Every year, U.S. recipients of a Fulbright grant who are studying across Europe are eligible to attend a four-day seminar on the EU and NATO in Luxembourg and Belgium, hosted by the Fulbright Commission in Belgium and Luxembourg. During this seminar—which this year took place from February 16-20, 2016—the 43 American participants learned more about the structure and functioning of European institutions and how these institutions affect their respective academic, professional, and personal daily lives. The 2015-2016 group was composed of students, teachers, lecturers, and researchers, who are currently conducting research or studying at universities all over Europe in diverse fields such as journalism, biology, theater studies, and linguistics.
The American researchers and students who are participating in this seminar have all received a Fulbright grant, which is the flagship educational exchange program sponsored by the U.S. government, designed to increase mutual understanding between the people of the United States and the people of other countries. Eight of the participants are recipients of a Fulbright-Schuman grant, which is co-funded by the U.S. State Department and the European Commission. This grant supports graduate students, pre- and post-doctoral researchers, as well as teachers who research topics related to U.S.-EU relations. One of the participants, Letitia Zwichert (Naperville, IL) is the first high school teacher to receive a Fulbright Schuman grant. She is studying minority education and the existing achievement gap in Brussels, Luxembourg, and Strasbourg.
While in Brussels, the seminar participants spent Thursday afternoon (February 18) at the United States Mission to the European Union (USEU) after having visited the European Commission in the morning. At USEU, Cultural Affairs Officer Elizabeth Martin of the Public Affairs section introduced the participants to the structure and workings of the Mission and its public diplomacy activities. She also described what it is like to work in the U.S. Foreign Service.
“Fulbright-Schuman is an amazing opportunity as it lets me have this year after finishing my Ph.D. to really dedicate myself to my research, which is very rare in that most people move right into a teaching position…It has been a real luxury to have this time.” Muriam Davis (Boston, MA), post doctoral researcher in History at the European University Institute, Florence, Italy.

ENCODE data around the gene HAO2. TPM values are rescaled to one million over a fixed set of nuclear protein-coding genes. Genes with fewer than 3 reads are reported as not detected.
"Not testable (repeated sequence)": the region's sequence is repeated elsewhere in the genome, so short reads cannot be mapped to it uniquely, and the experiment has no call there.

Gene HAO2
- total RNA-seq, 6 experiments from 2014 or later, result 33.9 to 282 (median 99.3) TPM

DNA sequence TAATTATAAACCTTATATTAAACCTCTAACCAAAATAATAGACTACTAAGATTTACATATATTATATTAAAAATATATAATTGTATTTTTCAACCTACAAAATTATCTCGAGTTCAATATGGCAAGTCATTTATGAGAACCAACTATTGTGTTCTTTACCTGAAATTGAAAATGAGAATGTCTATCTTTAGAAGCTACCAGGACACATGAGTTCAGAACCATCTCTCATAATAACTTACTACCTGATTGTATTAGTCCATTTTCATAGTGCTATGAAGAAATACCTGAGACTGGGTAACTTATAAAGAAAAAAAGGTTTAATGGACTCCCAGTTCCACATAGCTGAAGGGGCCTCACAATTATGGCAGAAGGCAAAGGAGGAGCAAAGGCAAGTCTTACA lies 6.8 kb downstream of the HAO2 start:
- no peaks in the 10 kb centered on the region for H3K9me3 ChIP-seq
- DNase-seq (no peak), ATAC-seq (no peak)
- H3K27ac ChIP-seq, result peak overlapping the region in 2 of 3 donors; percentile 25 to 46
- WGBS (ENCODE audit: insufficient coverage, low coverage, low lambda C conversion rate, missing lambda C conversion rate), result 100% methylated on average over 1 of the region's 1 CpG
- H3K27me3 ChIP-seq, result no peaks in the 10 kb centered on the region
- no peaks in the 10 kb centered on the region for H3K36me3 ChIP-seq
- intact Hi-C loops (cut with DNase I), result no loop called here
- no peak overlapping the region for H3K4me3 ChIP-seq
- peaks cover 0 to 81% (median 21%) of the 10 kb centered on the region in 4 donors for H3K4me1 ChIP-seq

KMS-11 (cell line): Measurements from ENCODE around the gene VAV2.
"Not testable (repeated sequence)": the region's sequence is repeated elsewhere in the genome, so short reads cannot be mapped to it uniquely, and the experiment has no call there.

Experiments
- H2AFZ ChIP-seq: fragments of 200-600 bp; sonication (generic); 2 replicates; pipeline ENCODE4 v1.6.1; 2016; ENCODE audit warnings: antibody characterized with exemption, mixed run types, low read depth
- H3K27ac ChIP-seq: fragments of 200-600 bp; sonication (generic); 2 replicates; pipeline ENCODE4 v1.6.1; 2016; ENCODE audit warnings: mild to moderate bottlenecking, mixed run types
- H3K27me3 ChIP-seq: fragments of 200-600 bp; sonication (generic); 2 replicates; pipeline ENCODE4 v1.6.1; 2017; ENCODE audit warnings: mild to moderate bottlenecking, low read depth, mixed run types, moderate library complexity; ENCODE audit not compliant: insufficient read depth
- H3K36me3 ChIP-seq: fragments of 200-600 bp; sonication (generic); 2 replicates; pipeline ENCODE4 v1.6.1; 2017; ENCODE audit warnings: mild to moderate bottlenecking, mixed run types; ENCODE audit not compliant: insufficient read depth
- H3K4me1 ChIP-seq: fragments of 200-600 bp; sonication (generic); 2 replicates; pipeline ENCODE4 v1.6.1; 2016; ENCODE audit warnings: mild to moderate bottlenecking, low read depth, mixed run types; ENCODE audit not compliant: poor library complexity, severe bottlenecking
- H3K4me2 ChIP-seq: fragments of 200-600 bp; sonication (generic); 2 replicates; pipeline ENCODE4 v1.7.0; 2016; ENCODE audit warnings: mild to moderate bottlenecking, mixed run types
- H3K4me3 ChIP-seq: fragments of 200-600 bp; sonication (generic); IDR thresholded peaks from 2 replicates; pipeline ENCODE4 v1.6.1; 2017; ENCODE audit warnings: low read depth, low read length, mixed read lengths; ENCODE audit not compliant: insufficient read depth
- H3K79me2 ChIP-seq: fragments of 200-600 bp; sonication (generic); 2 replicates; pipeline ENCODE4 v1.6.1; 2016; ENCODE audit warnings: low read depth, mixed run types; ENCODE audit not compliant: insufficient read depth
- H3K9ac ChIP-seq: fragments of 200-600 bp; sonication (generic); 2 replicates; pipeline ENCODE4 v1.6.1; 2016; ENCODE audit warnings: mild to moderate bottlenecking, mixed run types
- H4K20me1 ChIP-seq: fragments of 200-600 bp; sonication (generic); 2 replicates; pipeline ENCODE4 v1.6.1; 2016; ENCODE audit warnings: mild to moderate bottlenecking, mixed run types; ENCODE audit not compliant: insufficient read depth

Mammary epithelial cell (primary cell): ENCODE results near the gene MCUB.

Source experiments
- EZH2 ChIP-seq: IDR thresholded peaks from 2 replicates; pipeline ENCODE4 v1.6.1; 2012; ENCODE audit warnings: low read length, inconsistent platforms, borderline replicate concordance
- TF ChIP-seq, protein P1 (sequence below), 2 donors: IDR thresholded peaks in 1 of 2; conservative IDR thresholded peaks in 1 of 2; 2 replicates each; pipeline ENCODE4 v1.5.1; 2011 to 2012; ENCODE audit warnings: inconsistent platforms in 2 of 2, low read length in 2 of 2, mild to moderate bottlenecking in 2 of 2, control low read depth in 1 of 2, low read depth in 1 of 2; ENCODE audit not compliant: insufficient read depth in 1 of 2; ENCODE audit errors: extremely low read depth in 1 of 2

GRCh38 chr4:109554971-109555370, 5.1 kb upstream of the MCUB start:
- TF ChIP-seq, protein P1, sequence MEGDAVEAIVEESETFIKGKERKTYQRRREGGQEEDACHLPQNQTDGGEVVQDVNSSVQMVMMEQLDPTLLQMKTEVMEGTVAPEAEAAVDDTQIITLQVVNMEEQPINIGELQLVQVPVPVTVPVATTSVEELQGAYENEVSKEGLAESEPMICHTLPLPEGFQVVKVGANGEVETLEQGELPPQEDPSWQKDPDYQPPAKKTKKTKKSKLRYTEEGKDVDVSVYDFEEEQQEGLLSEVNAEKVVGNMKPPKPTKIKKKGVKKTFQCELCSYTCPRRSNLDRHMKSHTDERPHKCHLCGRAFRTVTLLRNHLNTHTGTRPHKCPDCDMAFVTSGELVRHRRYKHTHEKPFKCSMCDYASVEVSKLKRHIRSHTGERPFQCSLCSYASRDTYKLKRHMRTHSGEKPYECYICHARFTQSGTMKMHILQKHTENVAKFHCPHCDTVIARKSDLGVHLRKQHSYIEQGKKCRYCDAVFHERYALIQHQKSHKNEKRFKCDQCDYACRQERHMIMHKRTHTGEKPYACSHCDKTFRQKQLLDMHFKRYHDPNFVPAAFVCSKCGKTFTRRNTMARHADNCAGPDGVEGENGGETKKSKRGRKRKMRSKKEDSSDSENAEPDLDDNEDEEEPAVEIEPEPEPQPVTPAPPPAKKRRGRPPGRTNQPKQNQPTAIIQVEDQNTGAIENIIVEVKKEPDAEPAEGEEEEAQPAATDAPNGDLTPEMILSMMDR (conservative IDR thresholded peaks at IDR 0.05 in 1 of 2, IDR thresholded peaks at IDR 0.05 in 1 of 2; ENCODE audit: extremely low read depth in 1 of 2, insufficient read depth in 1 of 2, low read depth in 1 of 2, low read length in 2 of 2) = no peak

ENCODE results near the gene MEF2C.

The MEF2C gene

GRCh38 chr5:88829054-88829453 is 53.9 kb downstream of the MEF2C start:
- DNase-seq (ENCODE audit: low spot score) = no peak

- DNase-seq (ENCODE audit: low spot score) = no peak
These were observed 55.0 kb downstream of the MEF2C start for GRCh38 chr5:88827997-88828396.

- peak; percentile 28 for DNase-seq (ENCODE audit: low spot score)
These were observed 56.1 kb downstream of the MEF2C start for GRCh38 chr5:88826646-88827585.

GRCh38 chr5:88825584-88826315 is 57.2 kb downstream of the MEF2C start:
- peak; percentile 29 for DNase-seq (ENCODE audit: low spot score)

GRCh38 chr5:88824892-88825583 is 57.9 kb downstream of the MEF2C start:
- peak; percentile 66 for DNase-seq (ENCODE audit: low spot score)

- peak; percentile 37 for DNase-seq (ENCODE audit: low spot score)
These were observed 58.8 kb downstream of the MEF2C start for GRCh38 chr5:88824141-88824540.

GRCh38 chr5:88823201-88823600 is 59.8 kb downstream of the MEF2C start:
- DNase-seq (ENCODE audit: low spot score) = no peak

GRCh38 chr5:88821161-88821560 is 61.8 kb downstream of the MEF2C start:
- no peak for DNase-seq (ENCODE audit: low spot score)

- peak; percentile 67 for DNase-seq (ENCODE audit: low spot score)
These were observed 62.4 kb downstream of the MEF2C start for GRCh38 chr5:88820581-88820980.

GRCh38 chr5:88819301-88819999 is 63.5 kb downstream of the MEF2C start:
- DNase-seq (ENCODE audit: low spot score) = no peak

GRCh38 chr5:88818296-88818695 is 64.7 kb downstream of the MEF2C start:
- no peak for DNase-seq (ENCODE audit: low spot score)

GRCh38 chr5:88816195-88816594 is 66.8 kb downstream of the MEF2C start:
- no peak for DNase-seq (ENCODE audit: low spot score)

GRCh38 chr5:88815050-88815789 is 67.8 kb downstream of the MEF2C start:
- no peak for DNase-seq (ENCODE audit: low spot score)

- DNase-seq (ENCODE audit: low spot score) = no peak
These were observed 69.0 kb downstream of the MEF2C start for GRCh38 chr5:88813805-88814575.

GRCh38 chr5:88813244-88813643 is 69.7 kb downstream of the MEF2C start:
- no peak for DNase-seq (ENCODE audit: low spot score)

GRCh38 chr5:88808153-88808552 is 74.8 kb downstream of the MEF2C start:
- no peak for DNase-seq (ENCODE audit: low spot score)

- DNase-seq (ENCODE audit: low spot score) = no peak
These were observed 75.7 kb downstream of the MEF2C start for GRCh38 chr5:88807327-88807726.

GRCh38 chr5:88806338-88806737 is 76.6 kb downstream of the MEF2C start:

Subsequently, Economic Counselor Tom Reott and Political Counselor Michael DeTar briefed the participants on their respective portfolios. Mr. Reott focused on the Transatlantic Trade and Investment Partnership (TTIP), the free trade agreement that is currently being negotiated between the U.S. and the EU, and energy security. He underlined USEU’s coordinating role. The Mission is not responsible for negotiating treaties itself, but instead briefs them on the political situation in the institutions and the member states and presents the U.S. position to the key European audiences.
Mr. DeTar stated that some of the key political issues the mission deals with is following the negotiations to keep the United Kingdom in the European Union (Brexit), the coordination between the U.S. and EU on sanctions against Russia because of its actions in Eastern Ukraine and Crimea, and the threat to the Schengen zone posed by the immigration crisis. The two senior officers also left plenty of time for questions from the Fulbrighters. The participants ended their visit to USEU with a reception, hosted by the U.S. Ambassador to the European Union Anthony Gardner.
Fulbright-Schuman has opened a lot of doors for me in terms of my research. It has provided me with an extensive network and very high levels of opportunities for interviews and participant observation.” – Joel Colony (Harrisville, NH), MA Global Politics at the London School of Economics.
USEU wishes all Fulbright grantees great success with their current research projects.
The USEU Press Team